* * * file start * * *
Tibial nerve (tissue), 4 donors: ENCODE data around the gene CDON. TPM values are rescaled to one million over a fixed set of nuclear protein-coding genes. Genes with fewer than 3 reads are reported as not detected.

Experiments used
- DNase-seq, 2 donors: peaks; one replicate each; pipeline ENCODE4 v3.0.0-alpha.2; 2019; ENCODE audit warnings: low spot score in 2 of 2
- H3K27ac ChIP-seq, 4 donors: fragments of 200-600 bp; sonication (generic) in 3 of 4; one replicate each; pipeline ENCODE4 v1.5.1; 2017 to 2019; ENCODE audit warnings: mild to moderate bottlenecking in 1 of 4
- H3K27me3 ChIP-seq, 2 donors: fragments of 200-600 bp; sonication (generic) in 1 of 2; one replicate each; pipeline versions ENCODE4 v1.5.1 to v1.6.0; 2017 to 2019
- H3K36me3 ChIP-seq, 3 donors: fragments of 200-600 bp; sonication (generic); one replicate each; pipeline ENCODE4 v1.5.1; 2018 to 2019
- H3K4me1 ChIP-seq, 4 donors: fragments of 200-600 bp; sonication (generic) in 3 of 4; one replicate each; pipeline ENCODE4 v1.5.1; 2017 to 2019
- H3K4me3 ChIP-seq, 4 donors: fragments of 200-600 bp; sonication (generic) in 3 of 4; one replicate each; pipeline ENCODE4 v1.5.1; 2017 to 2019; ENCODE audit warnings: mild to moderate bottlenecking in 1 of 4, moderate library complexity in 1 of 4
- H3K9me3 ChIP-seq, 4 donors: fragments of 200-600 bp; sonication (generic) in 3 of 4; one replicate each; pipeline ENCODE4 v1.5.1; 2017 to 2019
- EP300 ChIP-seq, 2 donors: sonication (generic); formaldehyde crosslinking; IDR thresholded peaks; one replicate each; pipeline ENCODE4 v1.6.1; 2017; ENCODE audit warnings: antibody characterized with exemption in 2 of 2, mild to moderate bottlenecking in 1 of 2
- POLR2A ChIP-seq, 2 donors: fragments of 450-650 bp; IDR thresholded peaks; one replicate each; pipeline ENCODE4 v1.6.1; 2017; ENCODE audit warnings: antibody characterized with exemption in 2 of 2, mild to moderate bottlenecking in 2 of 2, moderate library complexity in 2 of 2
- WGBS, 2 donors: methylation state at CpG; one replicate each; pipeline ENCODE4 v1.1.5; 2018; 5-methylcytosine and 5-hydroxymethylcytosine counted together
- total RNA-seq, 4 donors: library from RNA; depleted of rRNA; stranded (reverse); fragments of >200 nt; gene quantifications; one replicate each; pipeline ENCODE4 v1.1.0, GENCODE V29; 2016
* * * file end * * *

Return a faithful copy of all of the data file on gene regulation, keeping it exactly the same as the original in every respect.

Tibial nerve (tissue), 4 donors: ENCODE data around the gene CDON. TPM values are rescaled to one million over a fixed set of nuclear protein-coding genes. Genes with fewer than 3 reads are reported as not detected.

Experiments used
- DNase-seq, 2 donors: peaks; one replicate each; pipeline ENCODE4 v3.0.0-alpha.2; 2019; ENCODE audit warnings: low spot score in 2 of 2
- H3K27ac ChIP-seq, 4 donors: fragments of 200-600 bp; sonication (generic) in 3 of 4; one replicate each; pipeline ENCODE4 v1.5.1; 2017 to 2019; ENCODE audit warnings: mild to moderate bottlenecking in 1 of 4
- H3K27me3 ChIP-seq, 2 donors: fragments of 200-600 bp; sonication (generic) in 1 of 2; one replicate each; pipeline versions ENCODE4 v1.5.1 to v1.6.0; 2017 to 2019
- H3K36me3 ChIP-seq, 3 donors: fragments of 200-600 bp; sonication (generic); one replicate each; pipeline ENCODE4 v1.5.1; 2018 to 2019
- H3K4me1 ChIP-seq, 4 donors: fragments of 200-600 bp; sonication (generic) in 3 of 4; one replicate each; pipeline ENCODE4 v1.5.1; 2017 to 2019
- H3K4me3 ChIP-seq, 4 donors: fragments of 200-600 bp; sonication (generic) in 3 of 4; one replicate each; pipeline ENCODE4 v1.5.1; 2017 to 2019; ENCODE audit warnings: mild to moderate bottlenecking in 1 of 4, moderate library complexity in 1 of 4
- H3K9me3 ChIP-seq, 4 donors: fragments of 200-600 bp; sonication (generic) in 3 of 4; one replicate each; pipeline ENCODE4 v1.5.1; 2017 to 2019
- EP300 ChIP-seq, 2 donors: sonication (generic); formaldehyde crosslinking; IDR thresholded peaks; one replicate each; pipeline ENCODE4 v1.6.1; 2017; ENCODE audit warnings: antibody characterized with exemption in 2 of 2, mild to moderate bottlenecking in 1 of 2
- POLR2A ChIP-seq, 2 donors: fragments of 450-650 bp; IDR thresholded peaks; one replicate each; pipeline ENCODE4 v1.6.1; 2017; ENCODE audit warnings: antibody characterized with exemption in 2 of 2, mild to moderate bottlenecking in 2 of 2, moderate library complexity in 2 of 2
- WGBS, 2 donors: methylation state at CpG; one replicate each; pipeline ENCODE4 v1.1.5; 2018; 5-methylcytosine and 5-hydroxymethylcytosine counted together
- total RNA-seq, 4 donors: library from RNA; depleted of rRNA; stranded (reverse); fragments of >200 nt; gene quantifications; one replicate each; pipeline ENCODE4 v1.1.0, GENCODE V29; 2016